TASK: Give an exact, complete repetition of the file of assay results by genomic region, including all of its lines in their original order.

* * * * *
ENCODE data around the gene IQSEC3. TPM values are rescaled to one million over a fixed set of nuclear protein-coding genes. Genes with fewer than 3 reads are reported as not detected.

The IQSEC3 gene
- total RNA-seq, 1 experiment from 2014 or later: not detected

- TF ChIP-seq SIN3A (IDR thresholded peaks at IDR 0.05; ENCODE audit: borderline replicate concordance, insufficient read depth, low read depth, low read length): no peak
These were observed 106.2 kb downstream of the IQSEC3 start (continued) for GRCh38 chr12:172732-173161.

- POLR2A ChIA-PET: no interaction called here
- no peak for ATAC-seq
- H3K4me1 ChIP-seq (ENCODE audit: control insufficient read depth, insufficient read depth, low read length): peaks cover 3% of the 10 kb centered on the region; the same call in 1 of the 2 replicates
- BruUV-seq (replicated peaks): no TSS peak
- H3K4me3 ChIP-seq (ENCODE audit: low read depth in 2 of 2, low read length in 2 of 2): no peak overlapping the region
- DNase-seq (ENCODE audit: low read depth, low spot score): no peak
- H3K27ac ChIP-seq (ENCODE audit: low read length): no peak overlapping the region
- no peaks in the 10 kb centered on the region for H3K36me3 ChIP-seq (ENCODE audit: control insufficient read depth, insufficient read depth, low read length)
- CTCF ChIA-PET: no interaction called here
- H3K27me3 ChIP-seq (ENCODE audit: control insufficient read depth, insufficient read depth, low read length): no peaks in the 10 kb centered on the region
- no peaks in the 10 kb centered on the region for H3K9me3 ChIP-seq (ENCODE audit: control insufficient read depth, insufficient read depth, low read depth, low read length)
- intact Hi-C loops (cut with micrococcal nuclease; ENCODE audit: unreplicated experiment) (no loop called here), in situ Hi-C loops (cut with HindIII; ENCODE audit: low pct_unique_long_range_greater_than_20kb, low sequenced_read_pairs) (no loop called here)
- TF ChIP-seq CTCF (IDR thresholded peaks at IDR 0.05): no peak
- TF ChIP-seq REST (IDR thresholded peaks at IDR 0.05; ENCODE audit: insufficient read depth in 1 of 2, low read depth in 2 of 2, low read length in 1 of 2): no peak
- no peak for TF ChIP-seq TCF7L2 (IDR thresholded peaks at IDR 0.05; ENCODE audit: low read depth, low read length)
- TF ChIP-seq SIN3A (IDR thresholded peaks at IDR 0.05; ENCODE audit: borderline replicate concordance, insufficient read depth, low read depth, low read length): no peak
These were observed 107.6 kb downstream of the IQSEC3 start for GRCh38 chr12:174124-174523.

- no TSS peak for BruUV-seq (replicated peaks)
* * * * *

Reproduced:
ENCODE data around the gene IQSEC3. TPM values are rescaled to one million over a fixed set of nuclear protein-coding genes. Genes with fewer than 3 reads are reported as not detected.

The IQSEC3 gene
- total RNA-seq, 1 experiment from 2014 or later: not detected

- TF ChIP-seq SIN3A (IDR thresholded peaks at IDR 0.05; ENCODE audit: borderline replicate concordance, insufficient read depth, low read depth, low read length): no peak
These were observed 106.2 kb downstream of the IQSEC3 start (continued) for GRCh38 chr12:172732-173161.

- POLR2A ChIA-PET: no interaction called here
- no peak for ATAC-seq
- H3K4me1 ChIP-seq (ENCODE audit: control insufficient read depth, insufficient read depth, low read length): peaks cover 3% of the 10 kb centered on the region; the same call in 1 of the 2 replicates
- BruUV-seq (replicated peaks): no TSS peak
- H3K4me3 ChIP-seq (ENCODE audit: low read depth in 2 of 2, low read length in 2 of 2): no peak overlapping the region
- DNase-seq (ENCODE audit: low read depth, low spot score): no peak
- H3K27ac ChIP-seq (ENCODE audit: low read length): no peak overlapping the region
- no peaks in the 10 kb centered on the region for H3K36me3 ChIP-seq (ENCODE audit: control insufficient read depth, insufficient read depth, low read length)
- CTCF ChIA-PET: no interaction called here
- H3K27me3 ChIP-seq (ENCODE audit: control insufficient read depth, insufficient read depth, low read length): no peaks in the 10 kb centered on the region
- no peaks in the 10 kb centered on the region for H3K9me3 ChIP-seq (ENCODE audit: control insufficient read depth, insufficient read depth, low read depth, low read length)
- intact Hi-C loops (cut with micrococcal nuclease; ENCODE audit: unreplicated experiment) (no loop called here), in situ Hi-C loops (cut with HindIII; ENCODE audit: low pct_unique_long_range_greater_than_20kb, low sequenced_read_pairs) (no loop called here)
- TF ChIP-seq CTCF (IDR thresholded peaks at IDR 0.05): no peak
- TF ChIP-seq REST (IDR thresholded peaks at IDR 0.05; ENCODE audit: insufficient read depth in 1 of 2, low read depth in 2 of 2, low read length in 1 of 2): no peak
- no peak for TF ChIP-seq TCF7L2 (IDR thresholded peaks at IDR 0.05; ENCODE audit: low read depth, low read length)
- TF ChIP-seq SIN3A (IDR thresholded peaks at IDR 0.05; ENCODE audit: borderline replicate concordance, insufficient read depth, low read depth, low read length): no peak
These were observed 107.6 kb downstream of the IQSEC3 start for GRCh38 chr12:174124-174523.

- no TSS peak for BruUV-seq (replicated peaks)